In an embodiment, the channel 114 receives a request from the first application 106 a/106 b to exchange in a communication with the second application 122 a/122 b. The channel 114 may then make a plurality of determinations in various orders depending upon the embodiment. These determinations may comprise (1) whether the second application 122 a/122 b comprises an IPv6 protocol or an IPv4 (protocol; (2) if the second application 122 a/122 b comprises an IPv4 protocol, whether the second application is also associated with a predetermined flag such as a security feature flag (IPsec), and whether that flag is on; and (3) whether the second application 122 a/122 b is located in a secure environment such as the second application 122 b in the trusted security zone 126 on the second device 118, or whether the second application 122 a/122 b is a trusted application. An application may be determined to be a trusted application, for example, based upon previous communications/token or other factors and flags associated with the application that may be detected by the channel 114.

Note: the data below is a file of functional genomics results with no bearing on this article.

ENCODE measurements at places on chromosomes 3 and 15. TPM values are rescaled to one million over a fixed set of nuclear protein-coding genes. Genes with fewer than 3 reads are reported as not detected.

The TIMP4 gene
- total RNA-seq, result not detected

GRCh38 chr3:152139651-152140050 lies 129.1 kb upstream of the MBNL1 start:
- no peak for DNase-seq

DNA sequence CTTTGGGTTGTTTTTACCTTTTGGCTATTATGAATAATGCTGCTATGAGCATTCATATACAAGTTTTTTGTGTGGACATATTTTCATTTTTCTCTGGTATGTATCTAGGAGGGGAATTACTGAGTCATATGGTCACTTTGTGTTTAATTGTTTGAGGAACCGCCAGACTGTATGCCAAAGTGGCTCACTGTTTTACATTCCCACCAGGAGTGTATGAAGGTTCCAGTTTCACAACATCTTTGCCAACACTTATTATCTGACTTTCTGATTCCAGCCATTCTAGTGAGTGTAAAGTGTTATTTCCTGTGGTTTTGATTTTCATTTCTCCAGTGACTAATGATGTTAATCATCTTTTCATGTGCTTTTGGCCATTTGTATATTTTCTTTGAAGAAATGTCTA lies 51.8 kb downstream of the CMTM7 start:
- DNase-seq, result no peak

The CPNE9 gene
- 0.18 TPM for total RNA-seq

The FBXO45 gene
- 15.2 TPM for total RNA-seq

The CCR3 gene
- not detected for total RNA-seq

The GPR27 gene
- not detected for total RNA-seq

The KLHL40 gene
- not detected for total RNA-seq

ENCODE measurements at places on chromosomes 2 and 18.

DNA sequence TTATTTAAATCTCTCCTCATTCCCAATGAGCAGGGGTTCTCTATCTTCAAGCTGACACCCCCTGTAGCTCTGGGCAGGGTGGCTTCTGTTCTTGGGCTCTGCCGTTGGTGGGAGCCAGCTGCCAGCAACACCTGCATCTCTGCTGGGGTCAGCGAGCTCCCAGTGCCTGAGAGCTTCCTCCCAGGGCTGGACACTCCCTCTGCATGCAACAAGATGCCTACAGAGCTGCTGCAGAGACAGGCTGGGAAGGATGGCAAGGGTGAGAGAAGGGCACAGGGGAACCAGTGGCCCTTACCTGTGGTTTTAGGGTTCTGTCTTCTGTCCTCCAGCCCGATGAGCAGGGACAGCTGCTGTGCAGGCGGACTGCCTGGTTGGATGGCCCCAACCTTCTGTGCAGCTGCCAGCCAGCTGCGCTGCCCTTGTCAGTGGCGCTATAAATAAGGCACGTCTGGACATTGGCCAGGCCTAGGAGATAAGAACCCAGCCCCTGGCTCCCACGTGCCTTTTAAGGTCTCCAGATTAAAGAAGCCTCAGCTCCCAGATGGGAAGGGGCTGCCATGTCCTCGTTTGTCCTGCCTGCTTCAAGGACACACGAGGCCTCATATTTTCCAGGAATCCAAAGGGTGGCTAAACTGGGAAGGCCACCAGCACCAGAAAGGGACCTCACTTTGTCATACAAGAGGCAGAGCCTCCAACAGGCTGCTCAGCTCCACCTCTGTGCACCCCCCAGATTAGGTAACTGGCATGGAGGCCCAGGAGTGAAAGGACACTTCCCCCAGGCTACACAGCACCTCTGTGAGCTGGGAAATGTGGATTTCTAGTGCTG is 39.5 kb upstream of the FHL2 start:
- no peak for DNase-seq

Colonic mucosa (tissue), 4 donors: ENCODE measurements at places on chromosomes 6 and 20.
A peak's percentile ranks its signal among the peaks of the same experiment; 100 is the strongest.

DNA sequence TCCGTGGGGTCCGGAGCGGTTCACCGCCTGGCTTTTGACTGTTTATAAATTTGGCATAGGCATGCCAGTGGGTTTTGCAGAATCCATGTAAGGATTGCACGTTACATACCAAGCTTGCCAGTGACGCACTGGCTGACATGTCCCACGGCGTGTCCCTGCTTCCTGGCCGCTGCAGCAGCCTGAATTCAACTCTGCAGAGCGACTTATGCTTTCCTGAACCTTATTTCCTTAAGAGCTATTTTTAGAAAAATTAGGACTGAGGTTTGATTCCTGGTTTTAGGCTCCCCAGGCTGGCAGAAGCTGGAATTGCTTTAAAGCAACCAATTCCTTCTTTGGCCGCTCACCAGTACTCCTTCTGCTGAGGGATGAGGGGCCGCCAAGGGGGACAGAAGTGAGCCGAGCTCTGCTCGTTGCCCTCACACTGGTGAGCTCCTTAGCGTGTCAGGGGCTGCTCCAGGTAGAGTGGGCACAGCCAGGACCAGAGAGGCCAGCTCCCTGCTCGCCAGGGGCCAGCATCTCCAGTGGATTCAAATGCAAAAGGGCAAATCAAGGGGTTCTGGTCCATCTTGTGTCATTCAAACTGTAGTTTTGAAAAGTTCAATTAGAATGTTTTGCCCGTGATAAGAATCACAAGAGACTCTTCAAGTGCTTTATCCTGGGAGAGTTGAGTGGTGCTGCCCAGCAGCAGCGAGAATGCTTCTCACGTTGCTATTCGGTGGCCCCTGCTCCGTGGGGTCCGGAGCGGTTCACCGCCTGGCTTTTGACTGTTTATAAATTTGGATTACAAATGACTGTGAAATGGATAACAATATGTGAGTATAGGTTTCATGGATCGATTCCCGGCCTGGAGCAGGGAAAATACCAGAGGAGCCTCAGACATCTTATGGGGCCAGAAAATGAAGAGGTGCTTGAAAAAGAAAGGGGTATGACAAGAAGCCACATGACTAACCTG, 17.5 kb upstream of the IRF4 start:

FIG. 2 illustrates an embodiment of a dual stack 200. A device with dual stack 200 capabilities has access to both IPv4 (206) and IPv6 (208) technology, and can use either/both versions to connect in parallel to both remote servers and other destinations. The IPv4/v6 dual stack node 202 may comprise an IPv4/v6 application 204, an IPv4 protocol stack 206, and an IPv6 protocol stack 208 that may be in communication with each other as well as with an IPv6 application on an IPv6 node 210, and an IPv4 application on an IPv4 node 212. In an embodiment, a client issues two DNS requests to connect to a server/remote location that may be associated with the IPv6 application on the IPv6 node 210 or the IPv4 application on the IPv4 node 212, e.g., if a portable electronic device or other UE desires to connect to a website. This request may pass through the IPv4/v6 application 204. The channel, such as channel 114 in FIG. 4, may send a request to a remote server or application that may be an IPv6 Application on an IPv6 node 210, or an IPv4 Application on an IPv4 node 212. The request comprises both a request for IPv4 addresses and a request for IPv6 addresses from the remote locations 210 or 212. Based upon the response received by the client by way of the IPv4/v6 application 204, the client may follow a process based on an assumption that IPv6 is preferred over IPv4 because the dual stack is a transitional state, the goal of which is to transition to an IPv6-only network. The address (IPv6 or IPv4) returned to the client by way of the IPv4/v6 application 204 using the channel 114 and may then be used to connect to the remote locations 210 or 212. In an embodiment, if both an IPv6 and an IPv4 address are returned to the client, the IPv6 address will be used to connect to the remote location 210 (e.g., the website) and the IPv4 address may be used if the IPv6 address is used first unsuccessfully. In an embodiment, software defined networking (SDN) network interfaces communicate with each other directly inside the channel 114 via a shared memory, in contrast to the conventional use of external interfaces. Trusted security zone APIs may enable in and/or assist in migration through the channel 114, and if IPsec is determined to be off for the IPv4 node 212, the channel 114 may use predefined secure trusted security zone communication SPIs for the carry-over of the trust certificate from the IPv6 application on the IPv6 node 210 to the IPv4 application on the IPv4 node 212.